If you want something that adds zest to your garden as well as your meal, you can’t go wrong with cosmos caudatus and cosmos sulphreus. The plants bloom their heads off and create bright splashes of color. Meanwhile, the young leaves can be added to a salad or eaten. The caudatus has pale pink flowers. However, it is mostly grown for its leaves. The sulpherus, on the other hand, has flowers that will add zest to the meal.
Angelonia or summer snapdragon remains a spectacular addition for continuous color in any garden or greenhouse shelves. Its structure is rather versatile. Most plants grow upright with spires of flowers and deep green, glossy foliage. The leaves and flowers are edible. Anyone can use them as a showy plate garnish or jazz-up salads. It has anti-cancer and anti-inflammatory properties.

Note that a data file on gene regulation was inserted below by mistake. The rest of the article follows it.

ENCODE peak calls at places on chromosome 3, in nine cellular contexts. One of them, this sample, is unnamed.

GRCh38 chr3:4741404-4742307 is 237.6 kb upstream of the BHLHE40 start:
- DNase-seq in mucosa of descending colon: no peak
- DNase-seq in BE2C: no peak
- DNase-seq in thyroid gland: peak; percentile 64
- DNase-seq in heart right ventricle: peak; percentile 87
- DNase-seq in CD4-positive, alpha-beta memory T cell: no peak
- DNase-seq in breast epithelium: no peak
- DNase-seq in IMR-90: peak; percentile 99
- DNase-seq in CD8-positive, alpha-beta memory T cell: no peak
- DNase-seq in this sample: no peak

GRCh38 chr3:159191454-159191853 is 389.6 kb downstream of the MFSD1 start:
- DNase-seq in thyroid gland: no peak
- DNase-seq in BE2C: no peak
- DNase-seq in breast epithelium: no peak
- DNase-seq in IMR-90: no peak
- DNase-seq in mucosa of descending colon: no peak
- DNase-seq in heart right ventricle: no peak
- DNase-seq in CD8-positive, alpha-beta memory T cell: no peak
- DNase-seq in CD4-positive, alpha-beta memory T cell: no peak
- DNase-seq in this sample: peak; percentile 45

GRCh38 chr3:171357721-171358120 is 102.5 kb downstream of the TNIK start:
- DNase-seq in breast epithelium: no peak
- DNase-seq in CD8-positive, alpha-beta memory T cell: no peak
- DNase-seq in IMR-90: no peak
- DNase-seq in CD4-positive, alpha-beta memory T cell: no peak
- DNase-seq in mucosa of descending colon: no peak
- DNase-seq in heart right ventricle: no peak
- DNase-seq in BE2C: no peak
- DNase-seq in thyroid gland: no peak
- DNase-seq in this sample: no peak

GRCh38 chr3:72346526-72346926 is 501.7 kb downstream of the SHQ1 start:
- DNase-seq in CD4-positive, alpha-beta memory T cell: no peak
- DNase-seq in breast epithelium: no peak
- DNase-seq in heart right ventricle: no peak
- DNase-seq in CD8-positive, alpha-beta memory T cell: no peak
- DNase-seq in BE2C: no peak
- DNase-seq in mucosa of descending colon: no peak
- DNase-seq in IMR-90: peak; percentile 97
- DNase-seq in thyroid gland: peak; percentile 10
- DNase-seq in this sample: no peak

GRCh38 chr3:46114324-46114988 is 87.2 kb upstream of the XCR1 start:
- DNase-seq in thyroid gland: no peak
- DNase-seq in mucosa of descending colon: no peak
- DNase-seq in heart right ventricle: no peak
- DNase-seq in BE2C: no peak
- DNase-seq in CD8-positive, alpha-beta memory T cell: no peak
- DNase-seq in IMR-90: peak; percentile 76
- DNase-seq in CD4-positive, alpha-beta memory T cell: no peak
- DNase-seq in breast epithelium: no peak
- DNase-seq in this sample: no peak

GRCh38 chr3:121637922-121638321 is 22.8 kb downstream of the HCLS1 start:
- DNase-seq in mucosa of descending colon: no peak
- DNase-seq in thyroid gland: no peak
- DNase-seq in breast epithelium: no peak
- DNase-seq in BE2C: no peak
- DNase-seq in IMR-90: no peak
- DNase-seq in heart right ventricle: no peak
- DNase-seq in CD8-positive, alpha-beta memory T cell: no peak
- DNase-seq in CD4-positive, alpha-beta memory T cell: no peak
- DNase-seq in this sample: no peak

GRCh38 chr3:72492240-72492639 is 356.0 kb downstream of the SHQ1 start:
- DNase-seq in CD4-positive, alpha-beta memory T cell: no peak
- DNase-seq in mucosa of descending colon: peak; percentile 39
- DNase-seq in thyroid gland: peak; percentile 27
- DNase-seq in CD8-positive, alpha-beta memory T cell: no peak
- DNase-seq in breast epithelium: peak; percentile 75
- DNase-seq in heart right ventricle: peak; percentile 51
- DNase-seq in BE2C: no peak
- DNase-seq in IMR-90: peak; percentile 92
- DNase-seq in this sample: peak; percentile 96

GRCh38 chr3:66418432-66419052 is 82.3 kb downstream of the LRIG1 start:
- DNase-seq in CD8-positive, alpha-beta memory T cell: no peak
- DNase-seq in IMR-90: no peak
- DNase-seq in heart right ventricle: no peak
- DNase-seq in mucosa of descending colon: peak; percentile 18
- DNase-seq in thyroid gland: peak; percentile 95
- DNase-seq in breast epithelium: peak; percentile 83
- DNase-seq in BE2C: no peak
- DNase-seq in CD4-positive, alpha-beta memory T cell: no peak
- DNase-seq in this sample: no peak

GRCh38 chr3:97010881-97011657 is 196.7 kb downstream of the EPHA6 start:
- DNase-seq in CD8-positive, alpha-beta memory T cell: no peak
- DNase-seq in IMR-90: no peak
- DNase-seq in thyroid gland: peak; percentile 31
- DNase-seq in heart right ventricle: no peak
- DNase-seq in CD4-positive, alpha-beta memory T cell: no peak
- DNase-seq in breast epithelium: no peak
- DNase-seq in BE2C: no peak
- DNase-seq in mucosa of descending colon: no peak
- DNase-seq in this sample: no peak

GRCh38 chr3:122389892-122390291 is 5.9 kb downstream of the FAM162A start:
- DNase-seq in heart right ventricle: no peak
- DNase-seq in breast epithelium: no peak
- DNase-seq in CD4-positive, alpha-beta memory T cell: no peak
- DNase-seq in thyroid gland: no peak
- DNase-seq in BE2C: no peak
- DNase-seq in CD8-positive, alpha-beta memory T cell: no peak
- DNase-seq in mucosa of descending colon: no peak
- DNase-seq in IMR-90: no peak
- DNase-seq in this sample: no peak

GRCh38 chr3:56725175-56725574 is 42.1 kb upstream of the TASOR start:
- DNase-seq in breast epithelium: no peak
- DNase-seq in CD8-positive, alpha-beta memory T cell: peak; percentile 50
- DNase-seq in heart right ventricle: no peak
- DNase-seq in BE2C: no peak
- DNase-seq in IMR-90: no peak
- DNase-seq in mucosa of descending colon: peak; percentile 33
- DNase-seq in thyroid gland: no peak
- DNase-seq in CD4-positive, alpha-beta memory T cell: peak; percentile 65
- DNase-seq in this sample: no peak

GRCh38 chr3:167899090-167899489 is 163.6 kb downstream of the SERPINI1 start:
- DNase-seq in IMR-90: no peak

Sometimes, it grows upright. However, there are times it would grow horizontally instead of vertically. It also has different varieties and colors. Of course, this includes angelmist dark plum, angelmist lavender, angelmist purple stripe, serenita raspberry, serena white angelonia, and archangel purple.
Begonia is a herbaceous plant of warm climates. The flowers of which have brightly colored sepals but no petals. Numerous cultivars are grown for their flowers or striking foliage. You can use the petals of the tuberous begonia’s leaves and blossoms. The fleshy leaves and flowers are edible raw or cooked. They can have a slightly bitter aftertaste and if in water most of the time, a hint of a swamp in their flavor. Begonias also contain that overrated tart threat and oxalic acid. It has a few colors like red, pink, and white.